Monday, August 17, 2015
Today in our #NoHacked campaign, we'll be discussing how to identify and diagnose a trending hack. Even if your site is not infected with this specific type of hack, many of these steps can be helpful for other types of hacks. Next week, we'll be following up with a post about fixing this hack. Follow along with discussions on Twitter and Google+ using the #NoHacked tag. (Part 1, Part 2, Part 3)
- Identifying Symptoms
- Monitoring your Site
- Diagnosing your Site
The hallmark of this type of hacking is spammy pages that appear to be added to the site. These
pages contain keyword-rich gibberish text, links, and images in order to manipulate search
engines. For example, the hack creates pages like
which contain gibberish content like below:
This hack often uses
to avoid webmasters from detecting it. Cloaking refers to the practice of presenting different
content or URLs to webmasters, visitors, and search engines. For example, the webmaster of the
site might be shown an empty or HTTP
404 page which would lead the webmaster to
believe the hack is no longer present. However, users who visit the page from search results will
still be redirected to spammy pages, and search engines that crawl the site will still be
presented with gibberish content.
Monitoring your Site
Properly monitoring your site for hacking allows you to remedy the hack more quickly and minimize damage the hack might cause. There are several ways you can monitor your site for this particular hack.
Looking for a surge in website traffic
Because this hack creates many keyword heavy URLs that are crawled by search engines, check to see if there was any recent, unexpected surges in traffic. If you do see a surge, use the Search Analytics tool in Search Console to investigate whether or not hacked pages are the source of the unusual website traffic.
Tracking your site appearance in search results
Periodically checking how your site appears in search results is good practice for all webmasters.
It also allows you to spot symptoms of hacking. You can check your site in Google by using the
on your site (that is, search for
site:example.com). If you see any gibberish links
associated with your site or a label that says "This site may be hacked.", your site might have
Signing up for alerts from Google
We recommend you sign up for Search Console. In Search Console, you can check if Google has detected any hacked pages on your site by looking in the Manual Actions Viewer or Security Issues report. Search Console will also message you if Google has detected any hacked pages on your site.
Also, we recommend you set up Google Alerts for your site. Google Alerts will email you if Google finds new results for a search query. For example, you can set up a Google Alert for your site in conjunction with common spammy terms like site:example.com cheap software. If you receive an email that Google has returned a new query for that term, you should immediately check what pages on your site are triggering that alert.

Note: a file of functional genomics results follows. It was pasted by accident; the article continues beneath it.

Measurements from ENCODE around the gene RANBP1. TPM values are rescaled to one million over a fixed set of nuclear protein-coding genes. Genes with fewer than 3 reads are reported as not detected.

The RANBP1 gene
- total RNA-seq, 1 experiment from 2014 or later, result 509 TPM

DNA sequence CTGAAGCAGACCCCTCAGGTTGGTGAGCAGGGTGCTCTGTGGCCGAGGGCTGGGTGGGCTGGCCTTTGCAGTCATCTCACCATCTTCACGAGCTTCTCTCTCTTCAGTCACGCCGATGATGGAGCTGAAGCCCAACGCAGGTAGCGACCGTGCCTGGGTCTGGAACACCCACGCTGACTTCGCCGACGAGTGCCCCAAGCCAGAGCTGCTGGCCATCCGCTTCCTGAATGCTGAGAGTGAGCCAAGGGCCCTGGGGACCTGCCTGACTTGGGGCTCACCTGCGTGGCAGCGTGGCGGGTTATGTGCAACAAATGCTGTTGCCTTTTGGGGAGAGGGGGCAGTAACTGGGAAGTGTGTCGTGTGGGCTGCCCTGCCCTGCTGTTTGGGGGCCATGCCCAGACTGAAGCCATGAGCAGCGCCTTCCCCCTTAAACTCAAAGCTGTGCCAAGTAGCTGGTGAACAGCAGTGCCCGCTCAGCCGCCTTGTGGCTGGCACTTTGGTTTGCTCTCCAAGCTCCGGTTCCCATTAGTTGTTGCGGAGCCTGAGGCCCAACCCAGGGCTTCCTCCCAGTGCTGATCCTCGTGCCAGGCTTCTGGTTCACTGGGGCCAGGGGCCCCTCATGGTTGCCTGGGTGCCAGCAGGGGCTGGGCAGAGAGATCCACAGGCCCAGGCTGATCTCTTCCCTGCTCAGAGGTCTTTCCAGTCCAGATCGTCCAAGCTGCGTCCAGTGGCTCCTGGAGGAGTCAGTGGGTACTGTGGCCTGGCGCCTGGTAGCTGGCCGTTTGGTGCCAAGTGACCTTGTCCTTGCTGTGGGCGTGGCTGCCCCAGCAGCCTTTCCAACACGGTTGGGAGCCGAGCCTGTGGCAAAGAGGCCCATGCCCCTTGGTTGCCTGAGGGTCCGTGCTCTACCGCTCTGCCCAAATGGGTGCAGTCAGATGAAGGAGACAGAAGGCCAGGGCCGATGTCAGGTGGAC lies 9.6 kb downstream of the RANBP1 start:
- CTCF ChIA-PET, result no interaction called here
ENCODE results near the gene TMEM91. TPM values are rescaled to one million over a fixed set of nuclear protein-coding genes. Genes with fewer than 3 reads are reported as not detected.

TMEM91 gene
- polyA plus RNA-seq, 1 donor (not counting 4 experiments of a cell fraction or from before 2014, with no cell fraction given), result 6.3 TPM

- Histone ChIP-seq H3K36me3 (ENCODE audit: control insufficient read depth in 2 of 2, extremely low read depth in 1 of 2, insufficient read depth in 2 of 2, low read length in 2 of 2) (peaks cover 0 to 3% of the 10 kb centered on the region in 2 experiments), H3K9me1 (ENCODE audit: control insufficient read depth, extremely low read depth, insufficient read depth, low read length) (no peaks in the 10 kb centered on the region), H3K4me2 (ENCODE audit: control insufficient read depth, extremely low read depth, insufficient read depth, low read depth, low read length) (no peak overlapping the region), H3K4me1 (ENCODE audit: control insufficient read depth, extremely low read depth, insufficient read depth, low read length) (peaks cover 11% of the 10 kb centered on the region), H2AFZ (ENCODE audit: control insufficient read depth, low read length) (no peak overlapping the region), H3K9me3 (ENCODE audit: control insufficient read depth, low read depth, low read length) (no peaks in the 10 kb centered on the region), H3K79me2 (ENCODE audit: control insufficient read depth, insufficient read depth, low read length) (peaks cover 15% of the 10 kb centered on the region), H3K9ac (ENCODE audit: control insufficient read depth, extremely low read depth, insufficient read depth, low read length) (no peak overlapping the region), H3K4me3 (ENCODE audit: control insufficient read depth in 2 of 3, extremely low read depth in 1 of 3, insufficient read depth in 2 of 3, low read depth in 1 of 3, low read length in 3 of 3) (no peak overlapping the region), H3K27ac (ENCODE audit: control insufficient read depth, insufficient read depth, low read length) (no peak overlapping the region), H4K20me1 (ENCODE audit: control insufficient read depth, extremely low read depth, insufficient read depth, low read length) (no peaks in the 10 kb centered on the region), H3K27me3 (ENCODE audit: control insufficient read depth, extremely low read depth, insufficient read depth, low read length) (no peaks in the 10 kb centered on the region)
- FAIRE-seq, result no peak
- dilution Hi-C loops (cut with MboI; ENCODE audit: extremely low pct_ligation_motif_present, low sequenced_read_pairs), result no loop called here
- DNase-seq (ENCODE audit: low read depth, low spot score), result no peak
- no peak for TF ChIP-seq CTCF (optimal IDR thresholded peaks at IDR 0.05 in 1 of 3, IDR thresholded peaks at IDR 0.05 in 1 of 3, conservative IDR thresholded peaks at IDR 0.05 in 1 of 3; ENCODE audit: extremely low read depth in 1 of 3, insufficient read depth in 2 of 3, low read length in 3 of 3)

Diagnosing your Site
Gathering tools that can help
In Search Console, you have access to the Fetch as Google tool in Search Console. The Fetch as Google tool allows you to see a page as Google sees it. This will help you to identify cloaked hacked pages. Additional tools from others are listed in the appendix to this post.
Checking for hacked pages
If you're not sure if there is hacked content on your site, the
Google Hacked Troubleshooter
can walk you through some basic checks. For this type of hack, you'll want to perform a
site: search on your site. Look for suspicious pages and URLs loaded with strange
keywords in the search results. If you have a large number of pages on your site, you might need
to try a more targeted query.
Find common spam terms
and append them to your
site: search query like
site:example.com cheap software. Try this with several spammy terms to see if any
results show up.
Checking for cloaking on hacked pages
Because this type of hacking employs cloaking to prevent accurate detection, it's very important
that you use the Fetch as Google tool in Search Console to check the spammy pages you found in the
previous step. Remember, cloaked pages can show you an HTTP
404 page that tricks you
into thinking the hack is fixed even if the page is still live. You should also use Fetch as
Google on your home page as well. This type of hack often adds text or links to the home page.
We hope this post has given you a better idea of how to identify and diagnose hacks that inject gibberish URLs on your site. Tune in next week where we'll be explaining how to remove this hack from your site. Be sure to follow our social campaigns and share any tips or tricks you might have about staying safe on the web with the #NoHacked hashtag.
If you have any additional questions, you can post in the Webmaster Help Forums where a community of webmasters can help answer your questions. You can also join our Hangout on Air about Security on August 26.
These are tools that scan your site and may be able to find problematic content. Other than VirusTotal, Google doesn't run or support them: Virus Total, Aw-snap.info, Sucuri Site Check, Wepawet. These are tools that may be able to scan your site for problematic content. Keep in mind that these scanners can't guarantee that they will identify every type of problematic content.